Aquarelle (Ryan Potts) is a navigator of deep, introspective sound. His most recent case deals with the murky, film-noir mythos of modern classical music and its entangling amongst dangerous levels of distortion and feedback. Leave Corners is his fourth full-length LP. This time around, Potts has chosen to sideline his guitar, instead focusing on and favouring other stringed instruments while exploring their relationship with the dissonance of distortion.
After the spacious, slow awakening of ‘Open Absence Pt. 1’, where elongated notes and outstretched seconds of silence are introduced and are then interwoven with a spreading, fuzzy moss of distortion, the music settles quickly and the heavier tones lie like resolute anchors within an overarching drone. The second part dives deeper still, naturally seguing from part one to part two, expanding upon the texture while adding a muffled percussive element. The strings paint a thicker tone (and a couple of baby-sized phrases can be found within it) while the sound above blossoms into a cyclical drone. Even as it spins in the ether, it’s occasionally scarred by the abrasive sound of distortion, but that doesn’t affect the music or its trajectory.
‘Cut Stone’ is a laser-like drone with precise incisions, providing a heat strong enough to melt metal. The brighter bells of ‘Brass Logic’ are soon obscured by a cello’s deeper register as her all-consuming resonance shadows the lighter notes, turning them another shade of grey. While this happens, apparitions of white noise appear on the disturbed horizon, like an unsettled mirage. A queasy melody hangs like a loose, unbalanced locket around the throat, and it isn’t long before the distortion blows everything away with its swelling dynamite. Things are breaking. When the distortion enters, you may think that the rest is a one-way ticket, but you’d be wrong: the cello’s melody overcomes the fanged teeth, shutting it behind a hastily-nailed door. The distortion doesn’t last for long, but it always hangs around, tagging the streets with its dark thoughts and biding its time before striking once more, like Michael Myers on Halloween.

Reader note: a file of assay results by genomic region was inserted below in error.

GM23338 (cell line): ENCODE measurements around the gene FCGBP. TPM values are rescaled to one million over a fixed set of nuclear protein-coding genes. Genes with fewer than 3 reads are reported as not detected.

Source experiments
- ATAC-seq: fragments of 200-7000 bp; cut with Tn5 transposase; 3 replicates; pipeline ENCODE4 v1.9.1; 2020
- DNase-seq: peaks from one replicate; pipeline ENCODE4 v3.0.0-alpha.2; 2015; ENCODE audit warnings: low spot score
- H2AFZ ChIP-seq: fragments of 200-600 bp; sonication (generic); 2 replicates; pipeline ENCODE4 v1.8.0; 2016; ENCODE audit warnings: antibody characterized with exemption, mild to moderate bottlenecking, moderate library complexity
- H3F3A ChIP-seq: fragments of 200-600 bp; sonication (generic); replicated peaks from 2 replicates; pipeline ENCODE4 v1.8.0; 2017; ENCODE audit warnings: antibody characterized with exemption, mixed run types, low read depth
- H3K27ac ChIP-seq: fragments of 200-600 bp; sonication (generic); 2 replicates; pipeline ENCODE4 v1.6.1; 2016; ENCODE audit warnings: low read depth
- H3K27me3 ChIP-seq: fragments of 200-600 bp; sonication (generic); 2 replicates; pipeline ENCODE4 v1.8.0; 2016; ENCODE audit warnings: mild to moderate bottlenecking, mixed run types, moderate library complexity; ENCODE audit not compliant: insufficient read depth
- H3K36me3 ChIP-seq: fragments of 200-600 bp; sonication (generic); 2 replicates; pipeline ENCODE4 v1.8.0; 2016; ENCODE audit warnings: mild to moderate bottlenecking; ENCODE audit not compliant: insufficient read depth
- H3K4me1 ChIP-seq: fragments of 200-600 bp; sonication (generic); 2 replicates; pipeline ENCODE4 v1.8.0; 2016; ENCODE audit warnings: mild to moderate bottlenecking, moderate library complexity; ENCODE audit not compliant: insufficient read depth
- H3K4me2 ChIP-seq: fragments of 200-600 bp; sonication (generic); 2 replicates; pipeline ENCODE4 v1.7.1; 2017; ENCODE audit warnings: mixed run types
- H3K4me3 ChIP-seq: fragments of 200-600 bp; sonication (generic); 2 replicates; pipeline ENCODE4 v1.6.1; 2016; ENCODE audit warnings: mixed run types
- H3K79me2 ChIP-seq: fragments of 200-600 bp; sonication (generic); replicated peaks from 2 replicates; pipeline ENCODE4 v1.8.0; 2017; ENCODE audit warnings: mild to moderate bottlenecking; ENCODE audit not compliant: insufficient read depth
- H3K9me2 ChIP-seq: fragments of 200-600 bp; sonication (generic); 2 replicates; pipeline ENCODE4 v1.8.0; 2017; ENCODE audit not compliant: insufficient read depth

The bobbing frequencies overlap and make contact on ‘The Horse Has Run’, undulating on a largely-serene sea, but Leave Corners is an unpredictable album and its sharp edges compete fiercely with the smoother strings. While the cello’s sound can become gritty, it’s still smoother and more humane than distortion, and it ultimately wins.